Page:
Sustainability initiatives often focus on reducing the use of paper but, in reality, paper is not one of the biggest contributors to carbon in the modern office. We take a look at some of the myths that surround our use of paper.
Measuring carbon output and environmental impact can be a complex process. Often equations are multi-faceted and must take into many different types of impact and sustainability goals. Making sense of these multiple strands can be difficult. Here, we bust some of the myths that surround the use of paper.
In Europe, much of the forest coverage is managed forests which supply the paper industry. In fact, Europe’s woodlands have grown by almost 17 million hectares over the last 20 years.
In Northern Europe, ancient woodland is protected. Paper is therefore sourced from renewable forest plantations. The whole cycle – from planting through to harvesting – is carefully controlled.
Renewing this forest in this way is actually better for the environment. When woodlands are properly planted and managed, they absorb more carbon than the older trees in mature forests.
Even in the production of recycled paper, 40 percent of the fiber used has to be virgin fiber. As a result, virgin paper fiber has an important role to play in the production of all kinds of paper.
While it is true that the production of paper is an energy intensive process, today many European paper producers use biofuels and renewable energy to power their plants.
In fact, 52% of energy used by the paper industry is powered by biomass. This helps to reduce the carbon impact of the production process.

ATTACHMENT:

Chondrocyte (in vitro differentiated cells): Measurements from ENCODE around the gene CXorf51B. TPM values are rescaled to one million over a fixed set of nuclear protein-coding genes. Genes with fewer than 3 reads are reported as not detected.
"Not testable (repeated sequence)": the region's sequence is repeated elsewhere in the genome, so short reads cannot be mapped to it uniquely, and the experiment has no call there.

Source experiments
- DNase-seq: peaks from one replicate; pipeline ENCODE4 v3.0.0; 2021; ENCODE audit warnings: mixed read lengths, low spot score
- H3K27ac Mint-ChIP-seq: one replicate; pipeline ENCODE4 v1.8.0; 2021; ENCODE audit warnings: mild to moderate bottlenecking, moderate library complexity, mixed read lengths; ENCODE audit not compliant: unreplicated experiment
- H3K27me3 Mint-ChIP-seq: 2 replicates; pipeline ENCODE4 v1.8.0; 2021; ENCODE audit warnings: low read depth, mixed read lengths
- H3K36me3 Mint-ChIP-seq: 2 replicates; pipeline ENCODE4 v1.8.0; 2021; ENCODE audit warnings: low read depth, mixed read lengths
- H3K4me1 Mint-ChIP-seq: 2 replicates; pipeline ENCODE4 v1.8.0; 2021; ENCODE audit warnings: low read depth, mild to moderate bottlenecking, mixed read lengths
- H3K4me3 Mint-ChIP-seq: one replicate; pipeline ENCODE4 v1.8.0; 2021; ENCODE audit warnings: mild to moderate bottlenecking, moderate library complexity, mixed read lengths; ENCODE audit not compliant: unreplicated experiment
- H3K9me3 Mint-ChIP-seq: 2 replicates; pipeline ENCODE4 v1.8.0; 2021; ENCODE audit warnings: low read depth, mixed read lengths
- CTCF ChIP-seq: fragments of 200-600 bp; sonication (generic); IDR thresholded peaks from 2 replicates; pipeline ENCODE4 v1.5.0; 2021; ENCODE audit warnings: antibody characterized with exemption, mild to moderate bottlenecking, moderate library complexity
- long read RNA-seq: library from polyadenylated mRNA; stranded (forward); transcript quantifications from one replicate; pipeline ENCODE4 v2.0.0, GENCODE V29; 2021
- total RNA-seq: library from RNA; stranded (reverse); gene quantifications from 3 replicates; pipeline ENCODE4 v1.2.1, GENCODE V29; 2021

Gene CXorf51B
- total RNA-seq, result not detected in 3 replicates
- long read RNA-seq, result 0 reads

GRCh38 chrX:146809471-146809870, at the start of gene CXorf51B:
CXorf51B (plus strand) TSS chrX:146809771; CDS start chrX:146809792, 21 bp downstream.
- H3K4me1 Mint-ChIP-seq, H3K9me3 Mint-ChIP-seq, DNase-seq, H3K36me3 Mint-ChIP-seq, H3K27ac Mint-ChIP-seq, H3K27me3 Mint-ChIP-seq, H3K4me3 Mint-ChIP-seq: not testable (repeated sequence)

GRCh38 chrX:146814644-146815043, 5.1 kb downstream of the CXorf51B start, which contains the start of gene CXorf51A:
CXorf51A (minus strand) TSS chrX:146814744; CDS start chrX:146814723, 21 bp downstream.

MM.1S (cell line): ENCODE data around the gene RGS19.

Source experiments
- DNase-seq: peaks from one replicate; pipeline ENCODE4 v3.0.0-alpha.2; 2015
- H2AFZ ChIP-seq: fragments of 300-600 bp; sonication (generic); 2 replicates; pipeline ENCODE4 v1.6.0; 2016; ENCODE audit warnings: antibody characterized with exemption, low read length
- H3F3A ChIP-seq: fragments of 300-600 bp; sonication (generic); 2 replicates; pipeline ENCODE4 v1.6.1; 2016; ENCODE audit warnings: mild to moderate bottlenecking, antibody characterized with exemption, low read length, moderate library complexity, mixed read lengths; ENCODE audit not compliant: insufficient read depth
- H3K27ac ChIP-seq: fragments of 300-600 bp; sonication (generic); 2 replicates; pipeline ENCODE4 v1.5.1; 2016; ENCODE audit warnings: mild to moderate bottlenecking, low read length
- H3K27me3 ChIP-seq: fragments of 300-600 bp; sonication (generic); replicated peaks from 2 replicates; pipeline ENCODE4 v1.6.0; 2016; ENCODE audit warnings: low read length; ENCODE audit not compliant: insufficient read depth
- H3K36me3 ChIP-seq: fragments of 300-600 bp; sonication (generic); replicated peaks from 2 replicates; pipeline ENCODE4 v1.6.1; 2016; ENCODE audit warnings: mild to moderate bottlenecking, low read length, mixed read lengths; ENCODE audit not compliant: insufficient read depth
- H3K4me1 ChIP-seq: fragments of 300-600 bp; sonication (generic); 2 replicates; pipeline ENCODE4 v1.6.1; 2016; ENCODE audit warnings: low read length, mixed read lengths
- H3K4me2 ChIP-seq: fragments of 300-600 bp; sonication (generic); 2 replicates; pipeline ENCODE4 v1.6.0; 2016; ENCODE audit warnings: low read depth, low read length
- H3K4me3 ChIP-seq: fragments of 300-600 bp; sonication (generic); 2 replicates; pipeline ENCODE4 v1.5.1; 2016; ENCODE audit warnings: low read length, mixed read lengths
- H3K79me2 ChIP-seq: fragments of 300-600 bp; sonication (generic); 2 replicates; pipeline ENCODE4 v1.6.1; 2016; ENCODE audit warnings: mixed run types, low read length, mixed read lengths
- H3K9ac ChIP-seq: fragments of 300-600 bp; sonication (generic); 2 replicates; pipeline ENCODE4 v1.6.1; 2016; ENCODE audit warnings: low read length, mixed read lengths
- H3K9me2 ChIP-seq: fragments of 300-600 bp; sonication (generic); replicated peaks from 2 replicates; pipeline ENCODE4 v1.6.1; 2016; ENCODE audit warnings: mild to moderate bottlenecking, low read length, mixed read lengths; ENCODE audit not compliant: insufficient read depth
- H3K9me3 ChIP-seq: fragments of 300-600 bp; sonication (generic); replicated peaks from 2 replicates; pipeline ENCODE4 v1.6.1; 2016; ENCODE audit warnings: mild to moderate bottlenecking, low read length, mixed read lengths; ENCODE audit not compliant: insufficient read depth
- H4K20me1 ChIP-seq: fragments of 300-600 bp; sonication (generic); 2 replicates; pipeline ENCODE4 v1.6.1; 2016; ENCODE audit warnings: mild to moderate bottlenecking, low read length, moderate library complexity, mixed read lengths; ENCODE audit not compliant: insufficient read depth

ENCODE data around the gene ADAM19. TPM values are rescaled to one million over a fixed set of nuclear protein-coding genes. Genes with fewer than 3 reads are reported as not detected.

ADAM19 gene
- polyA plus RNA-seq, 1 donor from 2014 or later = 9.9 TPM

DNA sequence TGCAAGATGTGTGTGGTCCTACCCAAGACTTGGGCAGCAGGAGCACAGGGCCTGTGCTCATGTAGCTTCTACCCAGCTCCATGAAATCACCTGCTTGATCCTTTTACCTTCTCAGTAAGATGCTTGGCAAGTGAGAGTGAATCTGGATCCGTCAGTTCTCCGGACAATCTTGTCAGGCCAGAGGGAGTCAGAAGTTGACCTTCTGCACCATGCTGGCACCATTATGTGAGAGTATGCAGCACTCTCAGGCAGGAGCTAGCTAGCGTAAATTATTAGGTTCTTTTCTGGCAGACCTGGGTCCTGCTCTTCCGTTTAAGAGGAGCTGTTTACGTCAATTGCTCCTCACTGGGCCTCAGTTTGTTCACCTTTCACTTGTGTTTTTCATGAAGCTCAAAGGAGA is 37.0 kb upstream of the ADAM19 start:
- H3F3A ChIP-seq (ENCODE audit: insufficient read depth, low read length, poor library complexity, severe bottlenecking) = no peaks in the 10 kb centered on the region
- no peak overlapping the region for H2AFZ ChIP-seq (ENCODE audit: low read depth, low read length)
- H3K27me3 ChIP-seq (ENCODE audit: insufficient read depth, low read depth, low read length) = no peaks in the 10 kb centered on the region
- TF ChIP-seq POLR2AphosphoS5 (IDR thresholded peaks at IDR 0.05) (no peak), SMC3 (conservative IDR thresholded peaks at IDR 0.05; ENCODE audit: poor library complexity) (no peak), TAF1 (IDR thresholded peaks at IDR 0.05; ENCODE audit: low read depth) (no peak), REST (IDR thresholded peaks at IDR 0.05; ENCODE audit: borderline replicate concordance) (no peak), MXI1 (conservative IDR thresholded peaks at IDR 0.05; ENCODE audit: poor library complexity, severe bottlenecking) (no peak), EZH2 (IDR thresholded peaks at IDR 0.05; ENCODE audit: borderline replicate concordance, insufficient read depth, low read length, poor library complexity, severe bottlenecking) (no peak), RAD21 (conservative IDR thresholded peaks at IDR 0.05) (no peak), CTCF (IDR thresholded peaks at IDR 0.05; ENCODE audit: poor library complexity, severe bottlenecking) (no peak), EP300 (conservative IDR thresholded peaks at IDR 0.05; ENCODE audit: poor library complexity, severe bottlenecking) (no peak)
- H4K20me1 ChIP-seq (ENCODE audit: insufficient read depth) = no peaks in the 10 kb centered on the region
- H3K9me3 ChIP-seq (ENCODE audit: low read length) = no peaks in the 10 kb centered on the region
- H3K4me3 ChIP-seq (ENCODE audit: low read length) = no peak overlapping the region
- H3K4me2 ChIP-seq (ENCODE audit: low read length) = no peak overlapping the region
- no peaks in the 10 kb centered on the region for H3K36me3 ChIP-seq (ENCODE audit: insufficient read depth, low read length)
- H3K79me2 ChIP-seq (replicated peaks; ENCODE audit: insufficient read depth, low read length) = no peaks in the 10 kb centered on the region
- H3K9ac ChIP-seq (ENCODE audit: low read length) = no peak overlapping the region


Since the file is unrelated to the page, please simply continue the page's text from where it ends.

The carbon footprint of paper will depend on how the paper is produced and how the forest from which it is sourced is managed. Sustainable practices are widely used across Europe.
At the same time, the forests managed for paper production are a vast and vital carbon store. As the saplings grow into trees, they absorb CO2 from the atmosphere. The paper produced from those trees continues to act as a carbon store for the duration of its lifetime.
Paper is one of the few communication mediums that can be 100% recycled. Once used, it can be recycled into new paper products. In Europe, paper recycling rates are as high as 72%. Many of the products used in paper production are also recyclable. As a result, very little waste is generated from either the production process or the use of paper.
Paper is a natural product. It is made with renewable materials. It is biodegradable. And it has one of the most closed loop recycling processes of all products.
As we’ve seen, managed forests play a vital role in carbon capture and storing. What’s more, well-managed forests capture more carbon from the atmosphere than mature forests.
By using paper, you’re helping to create the right economic conditions for good forest management and planting. And, by ensuring you source paper from certified, responsibly managed forests and by recycling your paper products, your use of paper has very little negative impact on the environment.
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Discover an infographic about the sustainability of paper